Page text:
Broccoli’s nutritional profile is impressive. It contains high levels of fiber (both soluble and insoluble) and is a rich source of vitamin C. In fact, just a 100 gram serving of broccoli will provide you with more than 150% of your recommended daily intake of vitamin C, which in large doses can potentially shorten the duration of the common cold.
Broccoli is also rich in vitamin A, iron, vitamin K, B-complex vitamins, zinc, phosphorus and phyto-nutrients. Over recent years researchers all over the world have discovered numerous benefits of broccoli, including proper cardiovascular health, cancer prevention and digestive support.
Nutritional Value of Broccoli
The health benefits of broccoli are derived from the unique mixture of nutrients, organic compounds, minerals, and vitamins that are found in broccoli. These include significant amounts of vitamin C, vitamin K, dietary fiber, folate, potassium, selenium, vitamin A, manganese, tryptophan, vitamin B6, and phosphorus. In terms of unique organic compounds, broccoli is a rich source of phytonutrient glucosinolates, flavonoids, and various other antioxidant compounds that boost our health in a major way!
Health Benefits of Broccoli
This popular vegetable has a wide variety of nutritional and medicinal benefits, including its ability to prevent many types of cancer, improve our digestive system, lower cholesterol and detoxify the body.
1. Cancer Prevention
Broccoli contains glucoraphanin, which the body processes into the anti-cancer compound sulforaphane. This compound rids the body of H. pylori, a bacterium found to highly increase the risk of gastric cancer. Furthermore, broccoli contains indole-3-carbinol, a powerful antioxidant compound and anti-carcinogen found to not only hinder the growth of breast, cervical and prostate cancer, but also boosts liver function.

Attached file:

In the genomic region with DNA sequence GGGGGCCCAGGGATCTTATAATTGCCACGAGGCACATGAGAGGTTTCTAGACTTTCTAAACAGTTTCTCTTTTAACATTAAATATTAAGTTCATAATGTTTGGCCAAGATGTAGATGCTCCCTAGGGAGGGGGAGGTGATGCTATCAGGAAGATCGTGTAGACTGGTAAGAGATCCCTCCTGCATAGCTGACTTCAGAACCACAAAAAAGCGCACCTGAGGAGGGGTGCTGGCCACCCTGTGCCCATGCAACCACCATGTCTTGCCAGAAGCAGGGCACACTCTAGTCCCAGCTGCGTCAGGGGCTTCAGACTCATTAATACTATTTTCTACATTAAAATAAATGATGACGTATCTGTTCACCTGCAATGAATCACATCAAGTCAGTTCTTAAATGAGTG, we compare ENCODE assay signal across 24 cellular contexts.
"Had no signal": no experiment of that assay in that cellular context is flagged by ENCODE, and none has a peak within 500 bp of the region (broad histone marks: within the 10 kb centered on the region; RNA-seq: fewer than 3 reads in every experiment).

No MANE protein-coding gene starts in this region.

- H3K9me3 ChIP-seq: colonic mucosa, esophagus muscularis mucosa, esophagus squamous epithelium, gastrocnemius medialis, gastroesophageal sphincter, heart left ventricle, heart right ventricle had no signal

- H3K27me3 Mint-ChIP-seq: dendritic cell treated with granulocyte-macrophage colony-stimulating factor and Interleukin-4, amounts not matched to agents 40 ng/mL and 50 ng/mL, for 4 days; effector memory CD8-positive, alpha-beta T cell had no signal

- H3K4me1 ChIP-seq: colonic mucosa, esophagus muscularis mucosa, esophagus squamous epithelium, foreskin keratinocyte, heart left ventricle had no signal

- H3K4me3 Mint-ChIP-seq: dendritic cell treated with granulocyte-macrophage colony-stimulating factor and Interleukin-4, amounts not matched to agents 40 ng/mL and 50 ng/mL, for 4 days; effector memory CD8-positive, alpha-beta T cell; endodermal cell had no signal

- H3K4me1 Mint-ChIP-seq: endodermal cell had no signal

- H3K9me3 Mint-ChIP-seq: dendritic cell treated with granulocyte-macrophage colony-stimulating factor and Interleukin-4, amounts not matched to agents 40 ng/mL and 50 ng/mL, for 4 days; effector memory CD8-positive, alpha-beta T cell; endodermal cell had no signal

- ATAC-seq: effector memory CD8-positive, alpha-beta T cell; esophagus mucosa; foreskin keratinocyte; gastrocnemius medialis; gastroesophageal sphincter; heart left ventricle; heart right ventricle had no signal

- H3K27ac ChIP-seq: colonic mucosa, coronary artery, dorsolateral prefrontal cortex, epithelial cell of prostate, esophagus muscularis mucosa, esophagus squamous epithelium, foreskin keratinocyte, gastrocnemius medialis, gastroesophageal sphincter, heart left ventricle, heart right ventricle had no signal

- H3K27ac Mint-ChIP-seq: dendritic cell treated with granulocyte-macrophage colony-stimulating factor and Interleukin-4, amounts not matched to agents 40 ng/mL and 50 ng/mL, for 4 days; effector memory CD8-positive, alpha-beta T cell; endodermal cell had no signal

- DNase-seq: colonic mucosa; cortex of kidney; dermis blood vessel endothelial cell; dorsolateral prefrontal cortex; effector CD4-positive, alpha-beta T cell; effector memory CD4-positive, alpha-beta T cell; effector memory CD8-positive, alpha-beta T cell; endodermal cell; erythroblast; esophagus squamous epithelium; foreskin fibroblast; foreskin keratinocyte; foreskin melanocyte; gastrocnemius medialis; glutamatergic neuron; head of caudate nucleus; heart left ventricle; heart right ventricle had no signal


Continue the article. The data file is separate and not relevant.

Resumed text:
Broccoli shares these cancer fighting, immune boosting properties with other cruciferous vegetables such as cauliflower, Brussels sprouts and cabbage.
2. Anti-Inflammatory Benefits of Broccoli
Broccoli is a great anti-inflammatory and may slow down the damage to joints associated with osteoarthritis. A 2013 study at the University of East Anglia found that broccoli’s sulforaphane may help people suffering from arthritis because this chemical “blocks the enzymes that cause joint destruction by stopping a key molecule known to cause inflammation.”
Broccoli’s isothiocyanates and omega-3 fatty acids also help to regulate inflammation. Furthermore, a 2010 study published in the journal Inflammation Researcher suggested that the flavonoid kaempferol lessens the impact of allergens, especially in the intestinal tract, which can reduce chronic inflammation.
3. Enhances Detoxification
Most toxins that pose a risk to our cells must be detoxified in our body by a 2-step process. What’s remarkable about broccoli is its ability to alter activity in both of these two detox steps. Isothiocyanates (ITCs) made from the glucosinolates in broccoli are well-documented modifiers of the first step in detoxification.
4. Respiratory Relief
According to a research published in the March 2009 edition of the journal “Clinical Immunology,” sulforaphane — a chemical found abundantly in broccoli and broccoli sprouts — may help protect against respiratory inflammation that leads to conditions such as chronic obstructive pulmonary disease, asthma and allergic rhinitis. The compound sulforaphane augments the production of antioxidant enzymes in the airway, providing protection against the assault of free radicals that you breathe in daily in tobacco smoke, diesel exhaust, polluted air and pollen.
5. Digestive Benefits of Broccoli
The digestive support provided by broccoli falls into two basic categories: fiber support, and ITC (isothiocyanate) support. At approximately 1 gram of dietary fiber for every 10 calories, you don’t have to eat much broccoli to get a large amount of your daily requirement! For 100 calories—only 5% of a 2,000-calorie diet—you get about 10 grams of fiber, or 40% of the Daily Value (DV). And, 250 calories of broccoli (about 12% of a 2,000-calorie diet) will give you the full daily requirement for this important nutrient! Few components of food support our digestive system as well as fiber. The speed that food travels through us, the consistency of food as it moves through our intestine, and bacterial populations in our intestine are all supported as well as regulated by dietary fiber.
6. Cardiovascular Benefits of Broccoli